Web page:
A couple of days ago I received an email from a financial planner regarding an article I wrote some months ago titled "The Medium, the Message, and the Financial Planner." The planner brought up a question about the difference between one's image and the substance of one's practice and questioned my assertion that a financial planner needs to develop a public image as an expert and that to do that he or she need not be technically the best in their field but rather they only need be competent.
My reader thought that I was way off the mark in encouraging less than the best to become recognized as an expert, and that by becoming so recognized, they would be damaging the profession. His complaint was that:
"(I) have spent years studying tax law, estate planning, investments, insurance, and other areas that are critical to helping a client formulate a financial plan. I've invested most of my adult life in becoming a real expert, not an image.
"What you call developing an expert image and reputation I call branding which in my opinion is nothing more than creating a false impression of who the planner is. I see all of this 'marketing' to be degrading to me and my profession. I am not a salesperson as you say in your article. I am a skilled, trained professional. I don't market any more than a specialist physician or attorney markets.
"Certainly, there are financial planners that market their practice and many have very lucrative practices. I equate them more to the ambulance chaser than to a professional. I have no doubt that if I followed your advice I'd make more money, but at the expense of who I am, at the expense of the dignity and respect of my profession, and at the expense of my self-respect. I may not be making a six figure income, but I make a good living and I've done it without prostituting myself or my profession. In fact, I believe that if you and the others like you who are advocating financial planners become common salespeople would cease with your self serving attempt to sell your services, I'd be making considerably more because my expertise would come to the surface. As it is with the advice and guidance you and others give on how to market, many of the best financial planners aren't acquiring the clients we deserve because lesser skilled planners are attracting them through their marketing practices."
The reader had a few other comments to make, but you get the general drift of his email. Unfortunately, my experience working with thousands of advisors in the financial services industry is that he is not the only one with this view of marketing and sales.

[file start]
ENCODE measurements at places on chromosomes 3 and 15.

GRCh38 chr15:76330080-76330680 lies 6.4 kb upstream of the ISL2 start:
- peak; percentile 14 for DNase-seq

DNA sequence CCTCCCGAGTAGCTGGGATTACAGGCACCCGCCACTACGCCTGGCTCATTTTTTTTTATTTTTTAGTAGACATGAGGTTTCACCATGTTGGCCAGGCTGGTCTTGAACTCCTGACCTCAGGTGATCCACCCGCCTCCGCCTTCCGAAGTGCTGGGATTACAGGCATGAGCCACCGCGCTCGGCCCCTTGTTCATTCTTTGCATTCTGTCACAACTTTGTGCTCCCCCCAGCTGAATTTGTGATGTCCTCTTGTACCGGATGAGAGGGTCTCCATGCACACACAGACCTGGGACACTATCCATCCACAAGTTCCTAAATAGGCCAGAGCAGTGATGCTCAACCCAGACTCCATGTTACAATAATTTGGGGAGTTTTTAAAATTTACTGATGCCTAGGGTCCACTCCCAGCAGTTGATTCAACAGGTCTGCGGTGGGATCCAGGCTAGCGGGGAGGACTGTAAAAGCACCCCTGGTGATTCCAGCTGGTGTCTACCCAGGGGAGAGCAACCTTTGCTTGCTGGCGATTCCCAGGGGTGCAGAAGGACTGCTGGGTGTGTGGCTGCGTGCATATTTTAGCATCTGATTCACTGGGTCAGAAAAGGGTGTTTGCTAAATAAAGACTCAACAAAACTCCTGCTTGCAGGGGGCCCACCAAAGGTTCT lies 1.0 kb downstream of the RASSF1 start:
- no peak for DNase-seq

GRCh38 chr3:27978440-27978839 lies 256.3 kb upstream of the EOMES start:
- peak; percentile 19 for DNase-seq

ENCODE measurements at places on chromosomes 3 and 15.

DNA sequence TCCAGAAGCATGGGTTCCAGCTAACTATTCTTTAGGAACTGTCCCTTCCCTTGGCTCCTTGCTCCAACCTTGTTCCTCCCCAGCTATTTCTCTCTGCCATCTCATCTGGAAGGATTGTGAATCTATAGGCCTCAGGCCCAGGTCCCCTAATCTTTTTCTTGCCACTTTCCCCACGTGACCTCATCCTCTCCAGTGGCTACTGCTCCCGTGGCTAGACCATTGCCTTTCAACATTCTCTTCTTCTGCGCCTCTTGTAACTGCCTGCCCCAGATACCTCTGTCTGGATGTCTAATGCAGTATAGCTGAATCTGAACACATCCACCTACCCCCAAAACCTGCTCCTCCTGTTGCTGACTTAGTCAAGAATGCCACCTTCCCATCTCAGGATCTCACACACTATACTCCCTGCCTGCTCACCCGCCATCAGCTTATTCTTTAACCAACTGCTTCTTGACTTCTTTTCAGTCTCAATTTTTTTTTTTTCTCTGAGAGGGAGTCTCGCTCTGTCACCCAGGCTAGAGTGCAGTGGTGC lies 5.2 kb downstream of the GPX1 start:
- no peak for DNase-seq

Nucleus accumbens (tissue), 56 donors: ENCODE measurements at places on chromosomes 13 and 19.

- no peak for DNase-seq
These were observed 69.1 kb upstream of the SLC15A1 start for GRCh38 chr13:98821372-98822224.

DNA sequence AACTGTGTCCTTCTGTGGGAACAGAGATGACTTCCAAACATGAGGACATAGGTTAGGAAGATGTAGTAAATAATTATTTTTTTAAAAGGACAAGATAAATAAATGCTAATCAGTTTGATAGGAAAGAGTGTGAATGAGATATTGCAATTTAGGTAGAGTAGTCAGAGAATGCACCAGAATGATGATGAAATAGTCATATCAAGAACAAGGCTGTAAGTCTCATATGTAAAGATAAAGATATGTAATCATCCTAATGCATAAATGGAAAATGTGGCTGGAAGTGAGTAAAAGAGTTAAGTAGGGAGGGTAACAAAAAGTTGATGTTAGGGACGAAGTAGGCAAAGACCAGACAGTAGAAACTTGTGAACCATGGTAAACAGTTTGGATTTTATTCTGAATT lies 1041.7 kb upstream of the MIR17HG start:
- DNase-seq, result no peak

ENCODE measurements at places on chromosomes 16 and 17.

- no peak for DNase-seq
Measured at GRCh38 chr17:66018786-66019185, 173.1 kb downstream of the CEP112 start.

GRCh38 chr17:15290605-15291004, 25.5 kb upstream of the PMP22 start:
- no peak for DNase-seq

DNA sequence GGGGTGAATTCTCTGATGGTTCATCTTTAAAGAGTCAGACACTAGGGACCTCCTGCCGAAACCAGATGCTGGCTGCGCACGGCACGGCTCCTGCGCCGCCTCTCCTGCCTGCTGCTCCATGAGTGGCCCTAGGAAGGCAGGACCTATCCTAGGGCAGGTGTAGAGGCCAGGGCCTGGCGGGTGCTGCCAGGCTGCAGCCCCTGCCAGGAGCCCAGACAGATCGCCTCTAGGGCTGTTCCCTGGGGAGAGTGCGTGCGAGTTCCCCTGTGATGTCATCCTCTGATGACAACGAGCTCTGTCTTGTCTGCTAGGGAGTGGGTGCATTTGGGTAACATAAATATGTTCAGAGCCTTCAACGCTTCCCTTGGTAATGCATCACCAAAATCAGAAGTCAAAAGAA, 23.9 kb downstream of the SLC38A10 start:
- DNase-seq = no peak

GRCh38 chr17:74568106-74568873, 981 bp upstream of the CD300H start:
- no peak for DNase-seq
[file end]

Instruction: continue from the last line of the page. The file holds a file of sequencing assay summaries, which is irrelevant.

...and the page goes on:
Like most sales trainers, I get a good number of very positive emails and my share of challenging emails, but I'm not sure I get any more honest than this one. This reader is very clear on how he sees himself and his profession-and how he sees salespeople, marketing, and other financial planners who are aggressive in developing their practices.
He is also very clear on his misunderstanding of what sales and marketing is about and how business is acquired. Unfortunately, being one of the best at what you do isn't going to bring in business. If no one knows about you, then no matter how good you are at what you do, you're not going to thrive.
There isn't a dichotomy between selling and marketing and being a professional, one doesn't exclude the other. Creating an expert image through ethically sound marketing isn't degrading or deceptive.
However, the arrogance and ignorance to believe that one is above selling and marketing is self-destructive. Being jealous of one's competition because they are acquiring clientele you don't think they deserve is self-destructive. Believing you warrant more business simply because you know what you're doing is self-destructive.
Being technically competent or even being a technical expert is useless if you don't have clients to practice on. Spending time and energy and using the strategies that create your public image and reputation as an expert is the sign of a true expert; believing you are above marketing is an indication of a lack of understanding of what marketing is and how business works.
Public reputations don't happen by accident. They have to be nurtured and cultivated. They have to be created.
How many great financial planners are languishing in near poverty because no one knows they exist? If simply being great at what one does was enough, there would be no need for marketing, advertising, and selling. If being good was good enough, there wouldn't be so many highly proficient technicians in every industry going out of business everyday because they are starving to death.
Success doesn't happen because one happens to be a highly skilled technician. Success requires the acquisition of a number of skills-from the technical skills of your profession to the skills to get the word out about your existence and how you can serve the potential client. Success happens by intention, not by happenstance. Image doesn't mean illusion and substance doesn't mean success. Technical substance must be combined with a public image created through marketing and solidified through selling if you want to create a practice that is both professionally and financially satisfying.
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